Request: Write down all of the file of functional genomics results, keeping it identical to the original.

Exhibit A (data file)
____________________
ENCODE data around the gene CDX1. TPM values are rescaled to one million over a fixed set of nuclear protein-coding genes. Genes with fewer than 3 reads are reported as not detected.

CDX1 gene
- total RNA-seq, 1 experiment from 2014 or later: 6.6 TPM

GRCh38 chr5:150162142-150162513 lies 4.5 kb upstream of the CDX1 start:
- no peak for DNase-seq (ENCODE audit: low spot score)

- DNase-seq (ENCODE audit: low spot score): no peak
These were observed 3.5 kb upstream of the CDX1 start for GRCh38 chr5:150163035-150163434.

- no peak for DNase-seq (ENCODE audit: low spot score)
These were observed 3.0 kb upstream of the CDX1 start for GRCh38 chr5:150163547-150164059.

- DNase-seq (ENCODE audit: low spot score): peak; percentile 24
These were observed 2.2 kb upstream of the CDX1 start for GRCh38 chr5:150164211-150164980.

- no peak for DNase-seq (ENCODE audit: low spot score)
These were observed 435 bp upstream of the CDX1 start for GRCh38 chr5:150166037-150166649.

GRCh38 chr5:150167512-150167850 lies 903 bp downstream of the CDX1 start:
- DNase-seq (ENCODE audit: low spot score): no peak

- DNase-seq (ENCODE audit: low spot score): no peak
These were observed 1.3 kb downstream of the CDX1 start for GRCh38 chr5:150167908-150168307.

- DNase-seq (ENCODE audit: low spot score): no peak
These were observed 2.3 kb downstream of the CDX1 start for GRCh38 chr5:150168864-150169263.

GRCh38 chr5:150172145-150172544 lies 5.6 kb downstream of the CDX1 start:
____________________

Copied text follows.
ENCODE data around the gene CDX1. TPM values are rescaled to one million over a fixed set of nuclear protein-coding genes. Genes with fewer than 3 reads are reported as not detected.

CDX1 gene
- total RNA-seq, 1 experiment from 2014 or later: 6.6 TPM

GRCh38 chr5:150162142-150162513 lies 4.5 kb upstream of the CDX1 start:
- no peak for DNase-seq (ENCODE audit: low spot score)

- DNase-seq (ENCODE audit: low spot score): no peak
These were observed 3.5 kb upstream of the CDX1 start for GRCh38 chr5:150163035-150163434.

- no peak for DNase-seq (ENCODE audit: low spot score)
These were observed 3.0 kb upstream of the CDX1 start for GRCh38 chr5:150163547-150164059.

- DNase-seq (ENCODE audit: low spot score): peak; percentile 24
These were observed 2.2 kb upstream of the CDX1 start for GRCh38 chr5:150164211-150164980.

- no peak for DNase-seq (ENCODE audit: low spot score)
These were observed 435 bp upstream of the CDX1 start for GRCh38 chr5:150166037-150166649.

GRCh38 chr5:150167512-150167850 lies 903 bp downstream of the CDX1 start:
- DNase-seq (ENCODE audit: low spot score): no peak

- DNase-seq (ENCODE audit: low spot score): no peak
These were observed 1.3 kb downstream of the CDX1 start for GRCh38 chr5:150167908-150168307.

- DNase-seq (ENCODE audit: low spot score): no peak
These were observed 2.3 kb downstream of the CDX1 start for GRCh38 chr5:150168864-150169263.

GRCh38 chr5:150172145-150172544 lies 5.6 kb downstream of the CDX1 start: